Starring Judah Lewis, Jenna Ortega, Emily Alyn Lind, Samara Weaving
Directed by McG
Viewers were probably not expecting The Babysitter to have spawned a franchise when it landed on Netflix in 2017, but we can say with confidence that The Babysitter: Killer Queen is one of the best horror sequels we’ve seen in a long time. McG has clearly come a long way from directing music videos, because he’s now established himself as a credible horror filmmaker.
If you’ve already seen The Babysitter, you’ll probably find yourself in familiar territory with the sequel, although there’s a much stronger focus on supernatural elements this time. Taking place two years after its predecessor, the film once again focuses on Cole, as he struggles to adapt to being a normal high schooler after nobody believes his account of what happened in the first movie. To make matters worse, his parents are even considering having him institutionalised if he continues with his crazy ramblings of almost being murdered by a crazy babysitter and her peers. So a weekend break with a girl he likes might just be the thing he needs, although things do not go according to plan as he finds that not only is his secret crush part of the satanic cult who tried to kill him the first time round, but this time, she’s determined to finish the job.
Judah Lewis is a highly talented young actor, and he was once again superb in the role of Cole. He perfectly embodied the personality of an awkward teenage boy struggling to move on from trauma while also desperately wanting to fit in and be accepted by his peers, which makes Cole into a likeable character who viewers will sympathise with. Most of the other cast members, including Emily Alyn Lind as Melanie, Cole’s murderous crush, and Jenna Ortega, as Phoebe, his new love interest, were also on top form. And while Samara Weaving was brilliantly charismatic and sinister as Bee, the titular psychotic babysitter, she didn’t have a huge amount of screen time here.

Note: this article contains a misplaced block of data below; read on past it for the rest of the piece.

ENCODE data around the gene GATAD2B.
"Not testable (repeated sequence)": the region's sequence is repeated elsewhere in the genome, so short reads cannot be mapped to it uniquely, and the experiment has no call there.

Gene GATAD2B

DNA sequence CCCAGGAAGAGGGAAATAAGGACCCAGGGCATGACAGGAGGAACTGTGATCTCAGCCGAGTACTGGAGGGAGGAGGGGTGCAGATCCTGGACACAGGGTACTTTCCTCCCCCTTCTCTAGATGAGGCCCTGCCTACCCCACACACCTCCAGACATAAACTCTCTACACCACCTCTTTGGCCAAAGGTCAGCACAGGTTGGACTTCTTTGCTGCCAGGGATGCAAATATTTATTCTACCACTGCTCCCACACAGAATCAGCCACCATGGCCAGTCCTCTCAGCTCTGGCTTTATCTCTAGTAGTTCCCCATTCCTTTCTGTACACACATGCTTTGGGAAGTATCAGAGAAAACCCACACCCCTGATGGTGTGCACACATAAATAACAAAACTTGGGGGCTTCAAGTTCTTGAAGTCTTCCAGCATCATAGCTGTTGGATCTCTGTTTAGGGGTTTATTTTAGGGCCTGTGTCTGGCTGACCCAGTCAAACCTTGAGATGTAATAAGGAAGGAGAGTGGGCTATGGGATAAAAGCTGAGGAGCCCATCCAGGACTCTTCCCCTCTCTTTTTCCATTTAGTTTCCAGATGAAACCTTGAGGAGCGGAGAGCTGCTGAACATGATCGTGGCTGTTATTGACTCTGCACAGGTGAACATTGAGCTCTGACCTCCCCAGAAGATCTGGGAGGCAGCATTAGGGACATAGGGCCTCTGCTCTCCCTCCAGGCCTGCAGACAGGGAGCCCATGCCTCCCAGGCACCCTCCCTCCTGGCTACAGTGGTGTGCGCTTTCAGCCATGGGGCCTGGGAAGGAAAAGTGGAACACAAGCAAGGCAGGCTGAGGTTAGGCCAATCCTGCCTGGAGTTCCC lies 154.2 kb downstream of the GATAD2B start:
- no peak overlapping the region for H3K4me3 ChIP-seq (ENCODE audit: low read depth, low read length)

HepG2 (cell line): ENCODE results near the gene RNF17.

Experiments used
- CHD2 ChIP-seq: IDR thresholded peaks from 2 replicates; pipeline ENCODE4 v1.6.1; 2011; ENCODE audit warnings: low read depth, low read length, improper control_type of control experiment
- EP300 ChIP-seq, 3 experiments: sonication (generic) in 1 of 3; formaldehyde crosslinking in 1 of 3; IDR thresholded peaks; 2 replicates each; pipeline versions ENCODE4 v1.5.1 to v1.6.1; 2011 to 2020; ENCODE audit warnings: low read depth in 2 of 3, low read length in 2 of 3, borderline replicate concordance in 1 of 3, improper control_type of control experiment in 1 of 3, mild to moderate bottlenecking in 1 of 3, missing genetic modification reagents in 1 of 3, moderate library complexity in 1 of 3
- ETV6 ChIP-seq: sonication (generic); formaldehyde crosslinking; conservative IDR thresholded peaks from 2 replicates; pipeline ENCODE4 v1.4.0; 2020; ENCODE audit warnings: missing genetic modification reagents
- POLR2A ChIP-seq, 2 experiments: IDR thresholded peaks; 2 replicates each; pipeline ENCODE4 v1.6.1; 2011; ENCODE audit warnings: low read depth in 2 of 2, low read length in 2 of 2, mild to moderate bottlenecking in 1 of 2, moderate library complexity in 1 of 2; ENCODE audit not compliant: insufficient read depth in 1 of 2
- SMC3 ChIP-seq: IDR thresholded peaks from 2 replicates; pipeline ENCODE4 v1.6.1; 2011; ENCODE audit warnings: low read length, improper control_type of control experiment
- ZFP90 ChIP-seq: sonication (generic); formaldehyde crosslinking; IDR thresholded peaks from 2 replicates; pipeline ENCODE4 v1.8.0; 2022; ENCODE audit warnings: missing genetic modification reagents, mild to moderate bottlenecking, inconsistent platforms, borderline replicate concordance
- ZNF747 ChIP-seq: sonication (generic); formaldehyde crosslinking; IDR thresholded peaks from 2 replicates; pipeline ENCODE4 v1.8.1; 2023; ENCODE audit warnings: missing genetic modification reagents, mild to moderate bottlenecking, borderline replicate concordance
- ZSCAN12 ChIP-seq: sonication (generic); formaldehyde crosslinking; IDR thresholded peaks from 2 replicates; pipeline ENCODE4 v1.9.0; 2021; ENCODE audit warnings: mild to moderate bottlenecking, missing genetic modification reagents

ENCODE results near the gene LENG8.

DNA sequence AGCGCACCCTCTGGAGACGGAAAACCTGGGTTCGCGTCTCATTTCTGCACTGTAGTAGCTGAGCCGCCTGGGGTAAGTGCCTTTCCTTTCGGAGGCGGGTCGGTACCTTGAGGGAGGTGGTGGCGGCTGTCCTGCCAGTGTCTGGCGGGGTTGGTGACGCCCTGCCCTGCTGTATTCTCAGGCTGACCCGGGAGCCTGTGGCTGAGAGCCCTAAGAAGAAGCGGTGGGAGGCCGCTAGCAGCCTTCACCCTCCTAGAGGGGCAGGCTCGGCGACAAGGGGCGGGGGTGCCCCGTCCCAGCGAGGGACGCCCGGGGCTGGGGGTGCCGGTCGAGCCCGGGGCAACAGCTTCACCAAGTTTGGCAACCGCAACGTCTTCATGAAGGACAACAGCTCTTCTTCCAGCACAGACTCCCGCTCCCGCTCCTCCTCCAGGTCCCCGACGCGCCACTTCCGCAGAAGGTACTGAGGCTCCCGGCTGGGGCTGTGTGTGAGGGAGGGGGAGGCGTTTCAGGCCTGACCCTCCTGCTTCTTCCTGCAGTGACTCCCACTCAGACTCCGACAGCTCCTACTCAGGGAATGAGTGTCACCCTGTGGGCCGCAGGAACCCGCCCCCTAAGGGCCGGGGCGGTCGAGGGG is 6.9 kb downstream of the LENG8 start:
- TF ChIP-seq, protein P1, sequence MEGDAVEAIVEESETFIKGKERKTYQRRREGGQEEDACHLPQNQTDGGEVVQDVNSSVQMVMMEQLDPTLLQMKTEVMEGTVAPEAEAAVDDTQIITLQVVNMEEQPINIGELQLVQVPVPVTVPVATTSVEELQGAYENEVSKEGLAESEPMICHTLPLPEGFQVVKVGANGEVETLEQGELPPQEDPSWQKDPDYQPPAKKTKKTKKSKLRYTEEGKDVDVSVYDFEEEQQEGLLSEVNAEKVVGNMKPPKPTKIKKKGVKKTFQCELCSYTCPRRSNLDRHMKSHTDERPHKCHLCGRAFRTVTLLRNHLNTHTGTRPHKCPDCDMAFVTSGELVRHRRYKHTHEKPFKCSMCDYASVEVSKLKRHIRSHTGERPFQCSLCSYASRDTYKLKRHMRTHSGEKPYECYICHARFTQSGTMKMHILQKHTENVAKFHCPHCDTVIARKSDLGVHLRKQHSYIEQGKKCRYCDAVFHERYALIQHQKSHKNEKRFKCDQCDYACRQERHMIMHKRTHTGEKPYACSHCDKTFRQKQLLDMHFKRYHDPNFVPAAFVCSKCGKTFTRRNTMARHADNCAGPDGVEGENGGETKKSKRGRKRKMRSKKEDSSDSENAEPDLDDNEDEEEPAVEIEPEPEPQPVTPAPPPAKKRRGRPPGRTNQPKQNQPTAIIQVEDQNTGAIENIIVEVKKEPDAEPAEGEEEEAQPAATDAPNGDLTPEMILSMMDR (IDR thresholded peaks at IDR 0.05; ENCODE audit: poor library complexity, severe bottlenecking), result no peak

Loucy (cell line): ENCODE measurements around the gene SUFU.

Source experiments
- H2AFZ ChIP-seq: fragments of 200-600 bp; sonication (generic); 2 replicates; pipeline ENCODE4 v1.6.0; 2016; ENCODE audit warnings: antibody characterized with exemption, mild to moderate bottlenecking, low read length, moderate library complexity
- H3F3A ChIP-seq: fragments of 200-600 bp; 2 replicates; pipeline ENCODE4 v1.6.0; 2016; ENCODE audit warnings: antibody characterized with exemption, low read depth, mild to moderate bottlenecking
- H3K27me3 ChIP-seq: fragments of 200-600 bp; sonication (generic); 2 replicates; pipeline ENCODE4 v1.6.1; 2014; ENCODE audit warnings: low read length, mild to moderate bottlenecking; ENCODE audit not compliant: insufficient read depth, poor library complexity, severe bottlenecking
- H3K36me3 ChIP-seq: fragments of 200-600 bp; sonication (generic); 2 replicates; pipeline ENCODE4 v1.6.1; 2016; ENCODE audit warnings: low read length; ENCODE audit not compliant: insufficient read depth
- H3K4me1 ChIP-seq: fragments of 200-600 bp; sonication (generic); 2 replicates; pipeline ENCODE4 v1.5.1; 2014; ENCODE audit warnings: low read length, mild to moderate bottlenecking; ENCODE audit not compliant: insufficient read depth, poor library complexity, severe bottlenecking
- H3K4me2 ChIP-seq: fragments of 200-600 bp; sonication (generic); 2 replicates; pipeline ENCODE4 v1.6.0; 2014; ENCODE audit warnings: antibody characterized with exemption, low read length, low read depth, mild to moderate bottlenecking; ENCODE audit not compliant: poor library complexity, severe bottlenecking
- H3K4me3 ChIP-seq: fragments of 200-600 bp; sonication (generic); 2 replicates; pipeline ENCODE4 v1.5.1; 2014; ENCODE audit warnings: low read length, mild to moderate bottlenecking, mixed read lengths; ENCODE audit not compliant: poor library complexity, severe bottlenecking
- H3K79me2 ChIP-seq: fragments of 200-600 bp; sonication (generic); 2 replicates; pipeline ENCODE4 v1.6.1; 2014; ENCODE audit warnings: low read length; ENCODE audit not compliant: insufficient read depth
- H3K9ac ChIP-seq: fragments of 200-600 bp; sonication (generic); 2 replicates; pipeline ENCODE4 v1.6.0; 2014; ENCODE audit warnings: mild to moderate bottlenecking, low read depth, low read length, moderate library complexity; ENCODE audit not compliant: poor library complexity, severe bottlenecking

Like the first movie, Killer Queen was also filled with plenty of outrageous gore effects, some of which are bound to have you roaring with laughter. We also have to give McG credit for trying to create genuine tension and suspense between the comedy elements instead of just relying on cheap jump scares, with one particularly nail biting sequence involving Cole and Phoebe being trapped under a car with a poisonous snake while their pursuers linger just a few feet away being a strong standout.
While we would have preferred for Bee to have had a larger presence in the sequel, we still found The Babysitter: Killer Queen to be a worthy sequel with a decent amount of gore and suspense, in addition to great performances from its lead actors. Although it’s only September, we already think this might be one of our favourite horror films of the year.
With an intelligent script, great central performances, and plenty of outrages gore effects, we found The Babysitter: Killer Queen to be one of our favourite horror movies of 2020 so far.